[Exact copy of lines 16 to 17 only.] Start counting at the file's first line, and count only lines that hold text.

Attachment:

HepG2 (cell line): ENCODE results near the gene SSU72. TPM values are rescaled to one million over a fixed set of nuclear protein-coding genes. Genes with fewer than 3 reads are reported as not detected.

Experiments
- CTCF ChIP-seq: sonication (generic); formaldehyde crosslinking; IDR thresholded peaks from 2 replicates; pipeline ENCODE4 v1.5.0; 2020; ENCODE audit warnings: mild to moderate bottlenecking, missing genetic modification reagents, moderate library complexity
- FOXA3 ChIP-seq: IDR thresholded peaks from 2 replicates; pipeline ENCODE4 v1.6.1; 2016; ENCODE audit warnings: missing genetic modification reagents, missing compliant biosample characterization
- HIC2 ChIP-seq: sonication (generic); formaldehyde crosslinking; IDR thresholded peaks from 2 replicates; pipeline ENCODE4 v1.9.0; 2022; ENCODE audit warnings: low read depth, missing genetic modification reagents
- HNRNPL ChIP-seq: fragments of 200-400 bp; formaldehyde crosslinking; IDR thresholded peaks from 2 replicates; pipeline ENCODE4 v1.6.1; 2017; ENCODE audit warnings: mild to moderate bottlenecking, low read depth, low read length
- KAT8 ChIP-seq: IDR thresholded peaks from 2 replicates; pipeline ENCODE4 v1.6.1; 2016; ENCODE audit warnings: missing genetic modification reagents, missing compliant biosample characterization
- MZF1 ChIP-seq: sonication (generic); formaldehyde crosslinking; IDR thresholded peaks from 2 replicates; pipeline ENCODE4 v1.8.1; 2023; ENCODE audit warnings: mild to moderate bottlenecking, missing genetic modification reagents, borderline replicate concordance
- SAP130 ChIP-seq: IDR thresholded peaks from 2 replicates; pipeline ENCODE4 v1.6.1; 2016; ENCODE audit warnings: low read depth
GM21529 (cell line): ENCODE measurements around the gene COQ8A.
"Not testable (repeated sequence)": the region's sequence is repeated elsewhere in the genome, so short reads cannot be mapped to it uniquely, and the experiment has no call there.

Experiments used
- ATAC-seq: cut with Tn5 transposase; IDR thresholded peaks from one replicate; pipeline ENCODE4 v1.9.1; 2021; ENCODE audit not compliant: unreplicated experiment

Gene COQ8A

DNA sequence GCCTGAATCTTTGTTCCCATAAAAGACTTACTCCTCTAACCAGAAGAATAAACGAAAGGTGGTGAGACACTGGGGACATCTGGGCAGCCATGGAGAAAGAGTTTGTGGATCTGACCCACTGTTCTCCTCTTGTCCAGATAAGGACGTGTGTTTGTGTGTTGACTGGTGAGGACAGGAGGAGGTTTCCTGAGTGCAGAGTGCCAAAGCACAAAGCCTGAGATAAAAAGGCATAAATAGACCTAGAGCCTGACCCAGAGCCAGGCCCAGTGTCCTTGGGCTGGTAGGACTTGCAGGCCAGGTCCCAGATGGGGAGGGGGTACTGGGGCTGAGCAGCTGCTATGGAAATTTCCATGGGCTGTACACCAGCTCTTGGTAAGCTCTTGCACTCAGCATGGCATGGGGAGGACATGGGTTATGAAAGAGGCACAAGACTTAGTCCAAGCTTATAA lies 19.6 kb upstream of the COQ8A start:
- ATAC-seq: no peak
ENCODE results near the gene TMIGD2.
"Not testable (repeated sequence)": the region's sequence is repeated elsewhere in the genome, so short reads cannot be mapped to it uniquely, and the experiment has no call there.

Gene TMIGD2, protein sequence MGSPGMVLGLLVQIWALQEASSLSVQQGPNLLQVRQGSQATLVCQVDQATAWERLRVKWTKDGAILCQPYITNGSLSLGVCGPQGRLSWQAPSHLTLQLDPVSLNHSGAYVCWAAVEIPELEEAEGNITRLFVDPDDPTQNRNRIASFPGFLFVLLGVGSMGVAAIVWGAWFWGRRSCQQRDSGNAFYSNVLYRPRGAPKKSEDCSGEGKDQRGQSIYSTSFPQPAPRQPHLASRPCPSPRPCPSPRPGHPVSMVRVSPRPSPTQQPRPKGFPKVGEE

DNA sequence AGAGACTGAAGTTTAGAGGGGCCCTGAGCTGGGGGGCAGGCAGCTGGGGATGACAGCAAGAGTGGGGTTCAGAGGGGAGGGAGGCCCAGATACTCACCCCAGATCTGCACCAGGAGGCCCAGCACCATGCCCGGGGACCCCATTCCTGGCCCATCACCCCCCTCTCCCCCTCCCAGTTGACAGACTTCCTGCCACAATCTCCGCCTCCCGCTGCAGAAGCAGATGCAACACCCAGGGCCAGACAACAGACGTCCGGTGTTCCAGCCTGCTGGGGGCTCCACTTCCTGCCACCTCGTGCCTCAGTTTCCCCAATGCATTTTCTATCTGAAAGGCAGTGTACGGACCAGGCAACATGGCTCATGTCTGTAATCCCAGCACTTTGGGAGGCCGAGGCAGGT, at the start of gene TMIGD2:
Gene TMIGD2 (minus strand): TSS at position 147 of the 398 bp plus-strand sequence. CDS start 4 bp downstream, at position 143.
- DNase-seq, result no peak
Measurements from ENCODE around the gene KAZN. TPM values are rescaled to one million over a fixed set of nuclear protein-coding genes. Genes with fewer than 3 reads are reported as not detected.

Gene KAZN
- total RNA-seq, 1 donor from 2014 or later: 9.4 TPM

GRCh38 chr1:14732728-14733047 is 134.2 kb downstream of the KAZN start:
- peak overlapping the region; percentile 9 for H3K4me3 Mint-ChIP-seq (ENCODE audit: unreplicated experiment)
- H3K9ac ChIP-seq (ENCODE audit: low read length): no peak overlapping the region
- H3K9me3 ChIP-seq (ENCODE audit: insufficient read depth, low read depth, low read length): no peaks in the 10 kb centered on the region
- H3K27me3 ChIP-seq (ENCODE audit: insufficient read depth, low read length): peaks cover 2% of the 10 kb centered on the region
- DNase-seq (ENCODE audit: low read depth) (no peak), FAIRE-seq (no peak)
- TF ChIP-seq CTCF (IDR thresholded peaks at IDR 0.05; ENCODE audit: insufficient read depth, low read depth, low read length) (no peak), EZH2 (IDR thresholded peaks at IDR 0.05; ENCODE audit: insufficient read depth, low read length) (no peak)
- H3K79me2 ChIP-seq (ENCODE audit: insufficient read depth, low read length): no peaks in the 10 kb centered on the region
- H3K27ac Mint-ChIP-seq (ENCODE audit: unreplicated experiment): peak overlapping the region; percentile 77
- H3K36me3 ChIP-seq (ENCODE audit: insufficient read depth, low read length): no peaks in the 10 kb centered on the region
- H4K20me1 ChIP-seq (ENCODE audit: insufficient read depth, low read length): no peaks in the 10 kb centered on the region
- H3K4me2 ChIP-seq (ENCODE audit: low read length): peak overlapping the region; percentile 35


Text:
- ATAC-seq: no peak
ENCODE results near the gene TMIGD2.